3 thoughts on “One Week After the Women’s March: A White Mother’s Take on Next Steps for White Christians – Prof. Aana Marie Vigen, Loyola University – Chicago

  1. Karl Anliker

    Thank you for these strong words for the prophetic, justice seeking mission of Christ. I am very appreciative of this writing and all of the We Talk. We Listen posts. I am struck by the picture painted of the Chicago Women’s March. My experience at the march was one of white exclusionary feminism and did not find a sense of intersectionality of causes or the constellation of people of which you spoke. Was this my own cynical perception of what I saw? Was I blind to other peoples and causes present? Did I overlook the age diversity and other promising aspects? (Thank you for these self-probing questions)

    Thank you for these words and for the always thought provoking ideas. We had a lot of “unpacking” to do after the march and that process and the movement continues.


    1. Aana Marie Vigen

      Thanks, Karl – it was a big march — and so room for multiple experiences for sure. We do need to guard against overly simple claims to unity – but also guard against cynicism. We have so much work to do in these days — and our voices and actions really do matter.


  2. Jess Peacock

    Thank you for this piece, it was fantastic! I think one small passage is worth a closer look, however. You share that “54% of white women voted for Trump along with large majorities of white Christians (58% of white Protestants, 60% of white Catholics & 81 percent of white evangelicals voted for him)”.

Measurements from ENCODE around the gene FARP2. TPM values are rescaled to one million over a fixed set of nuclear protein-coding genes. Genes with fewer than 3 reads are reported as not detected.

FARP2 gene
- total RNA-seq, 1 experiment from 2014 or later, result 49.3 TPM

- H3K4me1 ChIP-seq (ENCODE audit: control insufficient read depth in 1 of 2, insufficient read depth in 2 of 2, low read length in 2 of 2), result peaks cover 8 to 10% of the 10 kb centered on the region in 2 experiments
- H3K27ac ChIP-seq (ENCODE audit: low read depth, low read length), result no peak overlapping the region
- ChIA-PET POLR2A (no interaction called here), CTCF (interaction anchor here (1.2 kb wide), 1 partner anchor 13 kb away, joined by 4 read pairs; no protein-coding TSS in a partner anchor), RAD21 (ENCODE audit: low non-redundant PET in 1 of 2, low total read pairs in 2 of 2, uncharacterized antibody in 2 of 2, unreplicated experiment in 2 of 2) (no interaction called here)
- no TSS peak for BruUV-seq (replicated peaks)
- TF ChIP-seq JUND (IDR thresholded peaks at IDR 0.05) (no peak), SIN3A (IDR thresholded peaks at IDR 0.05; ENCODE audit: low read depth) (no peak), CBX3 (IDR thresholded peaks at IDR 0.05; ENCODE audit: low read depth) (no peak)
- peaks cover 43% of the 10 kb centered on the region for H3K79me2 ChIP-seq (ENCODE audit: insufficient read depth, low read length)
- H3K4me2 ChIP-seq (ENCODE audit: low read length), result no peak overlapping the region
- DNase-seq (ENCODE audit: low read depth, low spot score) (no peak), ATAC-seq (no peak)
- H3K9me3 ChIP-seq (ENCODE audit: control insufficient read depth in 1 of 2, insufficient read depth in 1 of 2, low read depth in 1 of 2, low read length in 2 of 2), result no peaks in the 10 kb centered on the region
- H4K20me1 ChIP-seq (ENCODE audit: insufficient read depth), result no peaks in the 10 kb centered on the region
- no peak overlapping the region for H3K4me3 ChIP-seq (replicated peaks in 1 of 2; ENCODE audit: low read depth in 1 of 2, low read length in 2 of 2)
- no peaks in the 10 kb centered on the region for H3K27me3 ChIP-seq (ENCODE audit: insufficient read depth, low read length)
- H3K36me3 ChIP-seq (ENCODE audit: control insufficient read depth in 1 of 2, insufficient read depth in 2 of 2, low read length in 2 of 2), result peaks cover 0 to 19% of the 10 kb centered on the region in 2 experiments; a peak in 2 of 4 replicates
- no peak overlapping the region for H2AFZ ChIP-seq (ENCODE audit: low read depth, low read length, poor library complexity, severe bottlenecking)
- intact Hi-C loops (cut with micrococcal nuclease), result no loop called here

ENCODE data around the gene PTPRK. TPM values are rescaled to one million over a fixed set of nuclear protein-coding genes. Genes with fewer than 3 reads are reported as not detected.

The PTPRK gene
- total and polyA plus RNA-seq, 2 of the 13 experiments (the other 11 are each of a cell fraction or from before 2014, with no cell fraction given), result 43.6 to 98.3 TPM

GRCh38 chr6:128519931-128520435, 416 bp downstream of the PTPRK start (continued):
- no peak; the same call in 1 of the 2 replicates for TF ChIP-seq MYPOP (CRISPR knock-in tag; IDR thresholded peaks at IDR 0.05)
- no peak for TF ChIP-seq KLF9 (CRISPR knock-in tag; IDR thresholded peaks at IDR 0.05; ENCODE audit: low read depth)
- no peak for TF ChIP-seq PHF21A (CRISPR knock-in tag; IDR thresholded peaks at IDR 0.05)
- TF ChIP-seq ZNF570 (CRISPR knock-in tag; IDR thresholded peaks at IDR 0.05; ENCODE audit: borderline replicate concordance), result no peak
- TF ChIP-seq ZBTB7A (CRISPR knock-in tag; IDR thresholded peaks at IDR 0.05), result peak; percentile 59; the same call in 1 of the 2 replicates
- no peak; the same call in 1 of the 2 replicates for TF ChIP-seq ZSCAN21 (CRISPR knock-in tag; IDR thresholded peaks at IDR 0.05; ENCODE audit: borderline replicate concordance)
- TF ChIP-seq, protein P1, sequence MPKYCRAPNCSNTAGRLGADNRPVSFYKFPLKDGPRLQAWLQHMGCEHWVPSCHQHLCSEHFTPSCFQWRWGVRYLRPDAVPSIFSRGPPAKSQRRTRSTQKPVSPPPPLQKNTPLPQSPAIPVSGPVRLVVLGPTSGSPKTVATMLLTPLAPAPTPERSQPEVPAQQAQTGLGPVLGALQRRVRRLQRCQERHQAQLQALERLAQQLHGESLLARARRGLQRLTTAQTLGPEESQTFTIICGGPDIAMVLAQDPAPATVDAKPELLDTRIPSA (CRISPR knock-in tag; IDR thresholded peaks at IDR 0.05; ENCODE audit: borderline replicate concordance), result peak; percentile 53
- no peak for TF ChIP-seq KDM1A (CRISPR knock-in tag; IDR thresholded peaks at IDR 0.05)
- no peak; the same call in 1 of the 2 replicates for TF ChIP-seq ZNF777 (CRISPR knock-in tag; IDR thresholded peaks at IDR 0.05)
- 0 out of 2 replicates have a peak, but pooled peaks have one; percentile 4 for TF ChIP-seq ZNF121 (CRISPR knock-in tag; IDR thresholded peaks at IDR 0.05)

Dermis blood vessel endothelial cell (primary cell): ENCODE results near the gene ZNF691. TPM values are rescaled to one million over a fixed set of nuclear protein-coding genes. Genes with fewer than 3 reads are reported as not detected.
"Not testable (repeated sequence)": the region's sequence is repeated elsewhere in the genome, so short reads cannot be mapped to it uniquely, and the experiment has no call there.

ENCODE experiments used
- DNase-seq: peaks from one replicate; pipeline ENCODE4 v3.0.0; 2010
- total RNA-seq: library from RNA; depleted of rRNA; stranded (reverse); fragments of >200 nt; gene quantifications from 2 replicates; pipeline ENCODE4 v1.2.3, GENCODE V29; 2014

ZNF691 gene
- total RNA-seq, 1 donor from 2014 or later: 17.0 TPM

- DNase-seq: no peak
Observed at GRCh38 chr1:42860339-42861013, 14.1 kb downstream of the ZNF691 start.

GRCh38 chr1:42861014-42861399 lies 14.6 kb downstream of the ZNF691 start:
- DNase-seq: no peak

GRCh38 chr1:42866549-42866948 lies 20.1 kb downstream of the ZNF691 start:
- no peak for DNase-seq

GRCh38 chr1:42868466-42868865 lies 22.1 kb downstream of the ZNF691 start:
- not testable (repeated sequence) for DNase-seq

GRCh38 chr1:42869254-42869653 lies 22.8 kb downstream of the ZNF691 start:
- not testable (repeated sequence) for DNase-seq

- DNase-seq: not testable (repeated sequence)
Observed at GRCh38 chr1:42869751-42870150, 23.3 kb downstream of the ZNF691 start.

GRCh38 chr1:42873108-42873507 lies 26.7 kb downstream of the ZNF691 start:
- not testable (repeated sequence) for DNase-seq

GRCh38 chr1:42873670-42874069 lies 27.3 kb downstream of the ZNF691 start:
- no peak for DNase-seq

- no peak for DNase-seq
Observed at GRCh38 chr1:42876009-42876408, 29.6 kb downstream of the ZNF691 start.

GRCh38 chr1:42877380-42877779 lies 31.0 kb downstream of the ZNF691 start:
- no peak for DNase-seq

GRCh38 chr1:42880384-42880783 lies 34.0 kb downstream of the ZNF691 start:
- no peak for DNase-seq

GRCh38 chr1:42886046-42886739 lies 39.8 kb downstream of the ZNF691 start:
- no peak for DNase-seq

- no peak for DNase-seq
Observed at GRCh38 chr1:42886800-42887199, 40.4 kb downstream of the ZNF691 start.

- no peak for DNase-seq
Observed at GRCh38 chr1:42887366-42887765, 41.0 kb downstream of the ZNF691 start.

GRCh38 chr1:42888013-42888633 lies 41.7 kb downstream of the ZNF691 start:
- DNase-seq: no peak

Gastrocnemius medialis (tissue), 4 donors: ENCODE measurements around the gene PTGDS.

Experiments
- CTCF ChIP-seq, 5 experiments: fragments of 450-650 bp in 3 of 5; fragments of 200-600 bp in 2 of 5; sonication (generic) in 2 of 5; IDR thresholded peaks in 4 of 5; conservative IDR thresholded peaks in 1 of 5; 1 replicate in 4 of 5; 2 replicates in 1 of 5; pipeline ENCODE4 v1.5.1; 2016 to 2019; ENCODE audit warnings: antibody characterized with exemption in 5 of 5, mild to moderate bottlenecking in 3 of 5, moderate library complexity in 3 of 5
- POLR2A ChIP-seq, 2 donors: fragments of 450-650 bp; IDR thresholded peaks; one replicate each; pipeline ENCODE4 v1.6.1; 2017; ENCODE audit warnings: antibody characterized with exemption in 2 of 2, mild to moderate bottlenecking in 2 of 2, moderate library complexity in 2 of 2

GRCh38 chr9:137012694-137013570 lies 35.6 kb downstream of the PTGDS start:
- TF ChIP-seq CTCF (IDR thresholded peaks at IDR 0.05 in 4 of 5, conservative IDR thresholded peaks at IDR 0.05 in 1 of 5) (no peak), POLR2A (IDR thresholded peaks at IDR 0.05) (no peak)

I’ve seen these very depressing numbers elsewhere, but I think they are rather misleading. These percentages represent, if I’m not mistaken, only the people who actually voted. Only 58% of the eligible population voted, and 90 million voters refused or were not able to vote. Why is this important? Two primary reasons.

    The first is that it becomes an “alternative fact” that 54% of white women (over half the country) voted for Trump. This is not to downplay the chunk of white women that DID vote for Trump, and your point is still very, very valid. But what we’re looking at is a little over half of the people who voted (which was only a little over half of the country) were white women, which is 25-28% of the country at the end of the day. Still baffling numbers to be sure, but not as overwhelming as has been painted.

    The second reason this is important is because we need to turn our attention to the 90 million voters who did not vote. Why did they fail to come out for this election? Not being able to get out of work? An uninspiring democratic candidate? A political process that seems completely separated from the needs of everyday Americans? It is these people who must be engaged and brought into the process, whether by making voting easier, or demanding that the people we nominate for office are truly representative of the people whose votes they’re asking for.

    The one good thing that I think could come from the election of Donald Trump is the motivation that ordinary citizens now might feel to organize, demonstrate, and commit to direct action. Trump has shattered the status quo in a very bad way, and this might very well be the wake-up call that the US has needed for far too long, leading to a true progressive movement and, maybe, electrifying those 90 million people who believed that their vote didn’t matter.